Ambassador Vierita: You know that we have tried to discuss with the authorities in Belgrade. I can recall the visit of President Tadic one month and a half ago in Bucharest, no actually, I’m sorry, the visit of my President in Belgrade one month and a half ago and the recent visit three weeks ago I think of President Tadic in Bucharest. We have encouraged the Serbian authorities not to mislead themselves and to work with the partners, with the United States, with the European Union and also given the fact that in Kosovo is a substantial Serb minority, we have also encouraged the dialogue between Belgrade and Pristina.

Now is probably, is a more difficult situation in Belgrade given the fact that they will have election. Again, we are there to assist them, and I think this should also be discussed in Bucharest. We know that President Tadic was invited to come to the Summit. We’ll see.

Acting Assistant Secretary Volker: I’ll just add two thoughts to that. One of them, to be clear, and thank you, Jeri, for the question, we oppose the partition of Kosovo. We think that would be further destabilizing and leading to a potential for further violence and it is UNMIK’s and KFOR’s and others’ jobs to ensure freedom of movement and functioning of all of Kosovo.

And taking the opportunity of your question to recall that what we are doing with Kosovo is seeing the implementation of the UN plan, Ahtasarri’s plan that was developed for the most stable, secure way forward which has a heavy emphasis, I would add, on the identification and protection of minority rights and the rights of religious communities within Kosovo. That is a big part of what the international community’s mission is, within Kosovo now, is to make sure that as Kosovo establishes itself as an independent state that it does so on the basis of democratic norms and the protection of minorities and minority rights.

Question: ITAR-TASS, Dmitri Kirsanov. Mr. Secretary, I was wondering if you will be discussing in Bucharest any new initiatives aimed at the narcotics problem.

Acting Assistant Secretary Volker: Narcotics is a critical issue for Afghanistan and is in the first instance the responsibility of the Afghan government and our efforts are to support the efforts of the Afghan government. The military forces, ISAF, have a responsibility for security within Afghanistan. We’d like to see closer coordination of the military and the counter-narcotics effort. And as NATO produces or as ISAF produces I think we’ll be calling these strategic vision statements, something like that, about operations in Afghanistan, I think that one aspect is that we do want to see a strengthened counter-narcotics effort that is well coordinated with the efforts at military security.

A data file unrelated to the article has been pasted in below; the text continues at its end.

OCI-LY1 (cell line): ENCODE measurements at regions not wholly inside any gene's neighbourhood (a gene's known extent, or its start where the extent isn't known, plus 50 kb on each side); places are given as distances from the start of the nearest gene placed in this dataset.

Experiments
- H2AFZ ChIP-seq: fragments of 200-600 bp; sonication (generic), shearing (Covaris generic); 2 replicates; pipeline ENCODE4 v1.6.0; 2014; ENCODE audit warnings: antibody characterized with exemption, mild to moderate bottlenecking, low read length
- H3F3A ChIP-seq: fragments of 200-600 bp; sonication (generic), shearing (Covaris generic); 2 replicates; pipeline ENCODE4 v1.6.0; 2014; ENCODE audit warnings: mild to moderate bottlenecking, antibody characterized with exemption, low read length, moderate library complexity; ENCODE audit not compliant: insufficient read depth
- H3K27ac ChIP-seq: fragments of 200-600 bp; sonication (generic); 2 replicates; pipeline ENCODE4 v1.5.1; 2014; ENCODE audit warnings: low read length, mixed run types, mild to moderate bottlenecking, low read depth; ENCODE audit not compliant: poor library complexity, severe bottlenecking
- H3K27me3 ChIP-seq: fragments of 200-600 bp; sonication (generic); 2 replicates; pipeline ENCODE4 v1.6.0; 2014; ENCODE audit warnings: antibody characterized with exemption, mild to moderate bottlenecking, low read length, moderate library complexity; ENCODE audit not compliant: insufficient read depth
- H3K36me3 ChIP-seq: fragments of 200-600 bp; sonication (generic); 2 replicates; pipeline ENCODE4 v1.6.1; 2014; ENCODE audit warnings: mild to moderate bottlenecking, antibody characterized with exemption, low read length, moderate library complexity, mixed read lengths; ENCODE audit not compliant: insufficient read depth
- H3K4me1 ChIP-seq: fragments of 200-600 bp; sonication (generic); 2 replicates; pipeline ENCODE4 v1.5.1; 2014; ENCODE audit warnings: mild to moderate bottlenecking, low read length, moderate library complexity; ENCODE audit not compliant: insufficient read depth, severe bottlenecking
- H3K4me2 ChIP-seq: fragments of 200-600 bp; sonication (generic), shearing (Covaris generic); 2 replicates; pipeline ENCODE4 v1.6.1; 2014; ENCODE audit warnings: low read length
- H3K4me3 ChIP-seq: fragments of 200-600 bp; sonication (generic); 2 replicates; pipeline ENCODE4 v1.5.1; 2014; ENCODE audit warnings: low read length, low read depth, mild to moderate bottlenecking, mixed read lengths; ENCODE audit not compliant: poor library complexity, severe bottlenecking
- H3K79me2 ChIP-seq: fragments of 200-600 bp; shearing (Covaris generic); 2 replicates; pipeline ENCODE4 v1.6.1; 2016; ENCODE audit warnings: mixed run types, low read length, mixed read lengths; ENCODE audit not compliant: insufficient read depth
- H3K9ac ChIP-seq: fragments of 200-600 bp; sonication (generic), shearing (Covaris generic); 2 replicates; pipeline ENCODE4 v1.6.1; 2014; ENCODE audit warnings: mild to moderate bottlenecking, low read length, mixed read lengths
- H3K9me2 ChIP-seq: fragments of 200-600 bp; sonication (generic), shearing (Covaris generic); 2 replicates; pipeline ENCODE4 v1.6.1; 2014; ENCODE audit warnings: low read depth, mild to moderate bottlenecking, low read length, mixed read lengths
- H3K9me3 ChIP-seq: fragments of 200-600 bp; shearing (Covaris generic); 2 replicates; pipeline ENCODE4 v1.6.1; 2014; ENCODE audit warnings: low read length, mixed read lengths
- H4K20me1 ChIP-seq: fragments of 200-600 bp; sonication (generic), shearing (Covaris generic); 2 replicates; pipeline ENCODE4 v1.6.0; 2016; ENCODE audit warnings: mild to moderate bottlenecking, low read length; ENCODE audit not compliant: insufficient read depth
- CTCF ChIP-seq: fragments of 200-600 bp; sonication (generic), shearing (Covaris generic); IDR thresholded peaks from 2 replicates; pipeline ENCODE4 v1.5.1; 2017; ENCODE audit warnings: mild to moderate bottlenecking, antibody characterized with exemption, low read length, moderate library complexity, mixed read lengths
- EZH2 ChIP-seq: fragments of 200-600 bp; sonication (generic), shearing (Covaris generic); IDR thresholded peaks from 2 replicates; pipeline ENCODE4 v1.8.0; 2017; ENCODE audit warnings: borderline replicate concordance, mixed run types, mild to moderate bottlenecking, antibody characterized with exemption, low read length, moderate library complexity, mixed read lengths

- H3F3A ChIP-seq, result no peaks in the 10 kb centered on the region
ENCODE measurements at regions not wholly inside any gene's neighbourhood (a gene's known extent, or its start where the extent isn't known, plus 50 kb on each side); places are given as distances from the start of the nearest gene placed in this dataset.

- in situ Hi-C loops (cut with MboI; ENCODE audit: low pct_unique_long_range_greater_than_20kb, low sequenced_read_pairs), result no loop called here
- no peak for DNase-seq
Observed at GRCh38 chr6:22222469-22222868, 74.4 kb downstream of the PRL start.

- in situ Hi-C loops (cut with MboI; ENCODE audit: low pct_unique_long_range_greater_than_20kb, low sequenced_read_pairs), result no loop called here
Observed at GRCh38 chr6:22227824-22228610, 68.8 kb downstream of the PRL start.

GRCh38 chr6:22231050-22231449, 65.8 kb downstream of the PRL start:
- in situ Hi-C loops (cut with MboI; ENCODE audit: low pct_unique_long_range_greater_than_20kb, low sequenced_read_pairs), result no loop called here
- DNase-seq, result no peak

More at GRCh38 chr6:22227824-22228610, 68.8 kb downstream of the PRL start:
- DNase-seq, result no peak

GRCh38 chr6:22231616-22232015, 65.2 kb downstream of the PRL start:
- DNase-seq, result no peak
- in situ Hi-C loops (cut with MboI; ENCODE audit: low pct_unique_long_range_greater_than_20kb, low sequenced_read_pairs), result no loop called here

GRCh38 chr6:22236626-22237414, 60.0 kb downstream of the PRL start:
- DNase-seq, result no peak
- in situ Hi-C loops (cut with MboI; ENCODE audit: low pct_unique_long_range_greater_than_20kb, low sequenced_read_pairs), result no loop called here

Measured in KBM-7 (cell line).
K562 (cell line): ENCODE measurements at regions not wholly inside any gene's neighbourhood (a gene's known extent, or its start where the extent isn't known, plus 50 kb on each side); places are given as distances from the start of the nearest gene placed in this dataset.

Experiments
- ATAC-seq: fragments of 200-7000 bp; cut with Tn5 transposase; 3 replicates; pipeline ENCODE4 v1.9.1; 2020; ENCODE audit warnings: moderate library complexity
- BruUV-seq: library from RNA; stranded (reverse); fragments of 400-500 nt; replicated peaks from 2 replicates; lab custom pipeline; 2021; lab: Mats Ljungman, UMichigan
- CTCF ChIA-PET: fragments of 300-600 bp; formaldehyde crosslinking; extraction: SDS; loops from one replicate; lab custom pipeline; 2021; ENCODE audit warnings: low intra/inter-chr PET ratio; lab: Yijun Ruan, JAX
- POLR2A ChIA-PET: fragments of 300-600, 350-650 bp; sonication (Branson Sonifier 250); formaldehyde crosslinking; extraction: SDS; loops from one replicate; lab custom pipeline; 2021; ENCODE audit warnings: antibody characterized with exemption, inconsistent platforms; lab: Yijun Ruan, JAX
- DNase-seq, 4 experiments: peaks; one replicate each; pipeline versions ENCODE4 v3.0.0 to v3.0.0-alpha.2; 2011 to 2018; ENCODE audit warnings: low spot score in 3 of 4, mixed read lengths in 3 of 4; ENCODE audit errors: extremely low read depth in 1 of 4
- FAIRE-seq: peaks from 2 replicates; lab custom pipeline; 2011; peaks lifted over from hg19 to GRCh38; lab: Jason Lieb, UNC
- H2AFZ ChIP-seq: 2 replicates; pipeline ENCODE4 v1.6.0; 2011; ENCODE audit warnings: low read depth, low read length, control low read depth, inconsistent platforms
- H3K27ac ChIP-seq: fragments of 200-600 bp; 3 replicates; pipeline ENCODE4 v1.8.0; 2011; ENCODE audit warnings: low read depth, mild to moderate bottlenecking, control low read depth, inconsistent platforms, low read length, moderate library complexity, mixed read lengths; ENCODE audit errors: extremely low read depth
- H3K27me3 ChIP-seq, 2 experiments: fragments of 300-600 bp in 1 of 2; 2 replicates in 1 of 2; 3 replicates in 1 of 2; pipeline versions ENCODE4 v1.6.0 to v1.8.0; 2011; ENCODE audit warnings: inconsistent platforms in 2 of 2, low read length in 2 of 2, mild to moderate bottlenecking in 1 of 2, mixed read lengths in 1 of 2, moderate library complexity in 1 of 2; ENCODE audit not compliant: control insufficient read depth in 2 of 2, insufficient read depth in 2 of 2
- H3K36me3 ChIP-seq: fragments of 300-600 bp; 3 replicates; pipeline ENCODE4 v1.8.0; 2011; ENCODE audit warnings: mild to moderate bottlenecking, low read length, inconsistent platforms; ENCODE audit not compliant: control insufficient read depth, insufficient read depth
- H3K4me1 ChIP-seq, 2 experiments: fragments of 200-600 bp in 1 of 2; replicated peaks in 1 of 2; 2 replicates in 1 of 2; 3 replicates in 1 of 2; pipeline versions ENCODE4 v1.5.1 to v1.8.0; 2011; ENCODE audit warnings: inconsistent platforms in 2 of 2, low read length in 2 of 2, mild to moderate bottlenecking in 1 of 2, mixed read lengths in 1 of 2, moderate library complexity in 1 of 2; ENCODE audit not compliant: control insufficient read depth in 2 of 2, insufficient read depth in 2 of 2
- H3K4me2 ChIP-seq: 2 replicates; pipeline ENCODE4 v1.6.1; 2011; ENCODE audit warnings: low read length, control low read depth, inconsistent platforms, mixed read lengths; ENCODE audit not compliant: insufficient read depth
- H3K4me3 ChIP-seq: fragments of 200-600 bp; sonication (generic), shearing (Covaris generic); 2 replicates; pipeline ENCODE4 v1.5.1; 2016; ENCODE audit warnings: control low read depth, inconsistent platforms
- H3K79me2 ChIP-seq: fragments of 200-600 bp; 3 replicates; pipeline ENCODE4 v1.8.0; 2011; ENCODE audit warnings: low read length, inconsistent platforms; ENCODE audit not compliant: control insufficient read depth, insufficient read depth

I don’t expect that NATO itself will be announcing or taking new decisions on counter-narcotics efforts that it would undertake, but insofar as the forces that are there aiming to provide security in key provinces, are working more closely together with the Afghan government, with other donors who are involved in counter-narcotics efforts, we hope to be able to facilitate a turn-around in the direction of narcotics production.

I would just point out that in the eastern part of Afghanistan we’ve seen some success in this with a closer coordination of efforts against the insurgency and reduction of narcotics production and closer work with the Afghan authorities, and we hope to see similar progress in the south of Afghanistan.

Question: Another for the Ambassador. Years ago Romania had rather large energy resources, the oil field of [inaudible] which I understand were laid out during World War II [inaudible]. But does not Romania still have alternative sources working for that also could directly help the NATO effort? Isn’t there some shale and other such resources?

Ambassador Vierita: Yes, you’re right. We still have our own resources when it comes to oil and gas. We also developed a national strategy on energy as part of a broader European effort, and we are also within the European Union advocating the idea of having a European energy policy. Alternative sources are important, and I think that we could be optimistic when it comes to the target set, according to, maybe you can recall the Lisbon Strategy which deals with reduction of carbon emissions and improving, developing new sources of alternative energy.

Acting Assistant Secretary Volker: Thank you very much for coming.

Ambassador Vierita: Thank you.